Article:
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A recent report warns that the side effects of Levaquin, Avelox and Cipro have been linked to a large number of adverse event reports over the past year involving insomnia.
In the latest edition of the Institute for Safe Medication Practices (ISMP)’s Quarterwatch report (PDF), which independently analyzes adverse event reports submitted to the FDA, the group identified 87 different drugs that appear to induce insomnia; one of the most common drug side effects. However, the findings also found an unexpected correlation between a class of antibiotics known as fluoroquinolones and insomnia as well.
While many of the drugs on the list were expected to have insomnia side effects, such as drugs used to treat attention deficit and hyperactivity disorder, and smoking cessation drugs, like Chantix, no other antibiotics were linked to insomnia problems.
According to the findings, over the course of a year, ending in June 2016, the FDA received 1,811 reports of either insomnia or difficulty sleeping associated with Levaquin, 1,252 such reports linked to the use of Cipro, and 279 reports associated with Avelox. Each of the antibiotics are part of the same class of medications, known as fluoroquinolones, which are widely used, but have been linked to an increasing number of side effects and health risks in recent years.
“Only one of the many classes of antibiotics were implicated–fluoroquinolones such as ciprofloxacin (CIPRO), levofloxacin (LEVAQUIN), and moxifloxacin (AVELOX),” the report notes. “These antibiotics are also implicated in other neurological adverse effects.”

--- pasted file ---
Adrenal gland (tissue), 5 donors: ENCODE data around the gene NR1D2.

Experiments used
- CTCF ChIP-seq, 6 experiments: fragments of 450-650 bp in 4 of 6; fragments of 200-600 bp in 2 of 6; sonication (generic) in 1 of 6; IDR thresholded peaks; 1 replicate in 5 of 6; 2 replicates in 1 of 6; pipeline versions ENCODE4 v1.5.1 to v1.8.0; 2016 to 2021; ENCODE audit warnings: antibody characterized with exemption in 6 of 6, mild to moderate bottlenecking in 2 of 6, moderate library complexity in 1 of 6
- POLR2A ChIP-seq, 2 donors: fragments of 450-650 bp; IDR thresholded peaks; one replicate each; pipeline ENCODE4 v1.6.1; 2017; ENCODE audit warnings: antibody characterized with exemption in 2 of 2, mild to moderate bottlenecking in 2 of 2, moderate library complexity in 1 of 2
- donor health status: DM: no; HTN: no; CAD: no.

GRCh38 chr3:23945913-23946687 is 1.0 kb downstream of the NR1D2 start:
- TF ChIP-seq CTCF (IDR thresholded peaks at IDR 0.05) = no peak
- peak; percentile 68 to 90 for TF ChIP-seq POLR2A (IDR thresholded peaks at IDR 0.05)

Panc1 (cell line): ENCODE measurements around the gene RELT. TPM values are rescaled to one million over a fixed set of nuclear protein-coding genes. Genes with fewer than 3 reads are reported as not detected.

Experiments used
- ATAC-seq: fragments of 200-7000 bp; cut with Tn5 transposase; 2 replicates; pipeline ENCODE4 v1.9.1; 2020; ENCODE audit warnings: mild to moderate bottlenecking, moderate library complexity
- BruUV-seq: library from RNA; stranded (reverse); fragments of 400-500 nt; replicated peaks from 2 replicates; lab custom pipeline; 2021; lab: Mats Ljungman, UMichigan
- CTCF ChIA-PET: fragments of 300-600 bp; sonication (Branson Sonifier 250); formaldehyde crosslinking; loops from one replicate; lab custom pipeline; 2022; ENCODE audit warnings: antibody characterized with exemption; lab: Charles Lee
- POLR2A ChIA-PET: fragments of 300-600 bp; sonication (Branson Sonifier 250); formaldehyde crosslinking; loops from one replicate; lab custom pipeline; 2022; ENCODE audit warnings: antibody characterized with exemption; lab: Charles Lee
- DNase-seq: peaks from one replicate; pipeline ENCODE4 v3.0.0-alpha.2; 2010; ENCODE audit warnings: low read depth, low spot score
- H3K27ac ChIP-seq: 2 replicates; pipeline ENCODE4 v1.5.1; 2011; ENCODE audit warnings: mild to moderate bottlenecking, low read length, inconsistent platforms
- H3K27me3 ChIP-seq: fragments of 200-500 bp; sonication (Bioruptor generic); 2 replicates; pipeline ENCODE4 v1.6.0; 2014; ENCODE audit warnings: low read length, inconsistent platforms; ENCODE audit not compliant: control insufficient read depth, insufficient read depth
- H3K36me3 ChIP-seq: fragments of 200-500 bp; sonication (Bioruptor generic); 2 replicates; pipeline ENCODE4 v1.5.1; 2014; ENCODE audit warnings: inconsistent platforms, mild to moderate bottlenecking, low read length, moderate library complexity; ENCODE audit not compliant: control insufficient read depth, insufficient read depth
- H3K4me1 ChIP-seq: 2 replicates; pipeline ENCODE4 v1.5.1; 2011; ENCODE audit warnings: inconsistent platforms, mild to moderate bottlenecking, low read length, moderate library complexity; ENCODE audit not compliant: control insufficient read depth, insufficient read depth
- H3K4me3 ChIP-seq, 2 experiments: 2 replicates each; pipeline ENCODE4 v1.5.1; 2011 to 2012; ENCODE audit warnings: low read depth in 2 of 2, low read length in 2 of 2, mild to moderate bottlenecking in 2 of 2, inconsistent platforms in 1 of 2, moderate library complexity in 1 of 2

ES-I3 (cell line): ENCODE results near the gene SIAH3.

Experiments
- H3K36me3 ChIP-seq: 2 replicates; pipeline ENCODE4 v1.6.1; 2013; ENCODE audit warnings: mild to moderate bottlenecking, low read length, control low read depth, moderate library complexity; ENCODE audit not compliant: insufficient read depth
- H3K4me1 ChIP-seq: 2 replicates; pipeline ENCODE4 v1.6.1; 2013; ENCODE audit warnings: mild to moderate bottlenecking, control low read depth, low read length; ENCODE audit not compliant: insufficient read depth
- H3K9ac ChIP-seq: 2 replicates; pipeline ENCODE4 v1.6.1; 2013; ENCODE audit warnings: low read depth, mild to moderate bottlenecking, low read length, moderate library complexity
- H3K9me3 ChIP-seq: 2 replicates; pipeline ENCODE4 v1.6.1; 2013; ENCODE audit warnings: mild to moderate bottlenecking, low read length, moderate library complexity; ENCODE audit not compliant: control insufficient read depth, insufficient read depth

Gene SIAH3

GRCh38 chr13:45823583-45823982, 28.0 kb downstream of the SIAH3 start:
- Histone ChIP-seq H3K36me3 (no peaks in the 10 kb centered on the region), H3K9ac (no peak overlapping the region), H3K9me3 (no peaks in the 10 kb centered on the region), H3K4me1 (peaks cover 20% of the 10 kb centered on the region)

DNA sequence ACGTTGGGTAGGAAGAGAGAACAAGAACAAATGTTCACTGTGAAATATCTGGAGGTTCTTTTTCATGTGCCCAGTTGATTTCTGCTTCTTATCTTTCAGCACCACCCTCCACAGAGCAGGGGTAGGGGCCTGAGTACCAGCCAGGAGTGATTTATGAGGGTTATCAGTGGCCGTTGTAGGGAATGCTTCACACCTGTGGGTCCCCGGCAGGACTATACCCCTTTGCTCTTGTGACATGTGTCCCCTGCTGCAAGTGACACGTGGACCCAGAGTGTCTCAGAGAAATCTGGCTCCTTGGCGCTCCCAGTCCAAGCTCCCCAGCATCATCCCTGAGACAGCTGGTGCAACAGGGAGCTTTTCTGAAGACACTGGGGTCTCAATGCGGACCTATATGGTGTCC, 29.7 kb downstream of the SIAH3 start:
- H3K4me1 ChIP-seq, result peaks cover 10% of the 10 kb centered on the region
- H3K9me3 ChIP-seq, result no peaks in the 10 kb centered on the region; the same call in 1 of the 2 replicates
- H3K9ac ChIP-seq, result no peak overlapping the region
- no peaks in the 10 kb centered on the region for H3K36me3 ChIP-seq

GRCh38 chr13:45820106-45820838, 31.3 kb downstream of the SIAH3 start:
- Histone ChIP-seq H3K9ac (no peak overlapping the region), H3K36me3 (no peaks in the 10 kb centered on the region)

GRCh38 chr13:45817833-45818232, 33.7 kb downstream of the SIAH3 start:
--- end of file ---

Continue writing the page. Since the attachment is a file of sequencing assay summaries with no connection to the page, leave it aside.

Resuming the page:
Those other side effects linked to the antibiotics include reports of peripheral neuropathy, a form of serious nerve damage that has been found to cause problems long after the medication is no longer used.
While the medications have been prescribed for a variety of different infections in recent years, use of the antibiotics has been curtailed over the past year as more information has become available about the risk of peripheral neuropathy and other health problems linked to the drugs.
In August 2013, the FDA required the makers of Levaquin and other fluoroquinolones to provide stronger warnings about the peripheral neuropathy risk with the antibiotics, adding information to the label for the first time that suggested problems may last for months or years after an individual stops taking the drug. The new label now warns patients to contact their doctors and consider switching to a different class of antibiotics if they experience symptoms of peripheral neuropathy. The FDA also no longer allows the drug manufacturers to claim that the condition is rare on the warning labels.
Given the side effects linked to the antibiotics, the FDA issued a new drug safety communication in May 2016, urging doctors not to prescribe fluoroquinolones for many common infections that are uncomplicated and have other available treatment options, indicating that the potential risks outweigh the benefits. The federal regulatory agency considered available information on the risk of peripheral neuropathy, tendon ruptures, retinal detachments and other health concerns linked to the drugs at that time.
There are currently hundreds of Levaquin lawsuits, Avelox lawsuits and Cipro lawsuits filed throughout the federal court system over peripheral neuropathy problems allegedly caused by the antibiotics.
More recently, research has also suggested that fluoroquinolones may cause severe collagen degradation issues that impact the aorta. As a result, a growing number of aortic aneurysm lawsuits and aortic dissection lawsuits are also being pursued by former users of Levaquin and Avelox, alleging that the painful and potentially life-threatening complication may have been avoided if proper warnings had been provided to users of the antibiotics.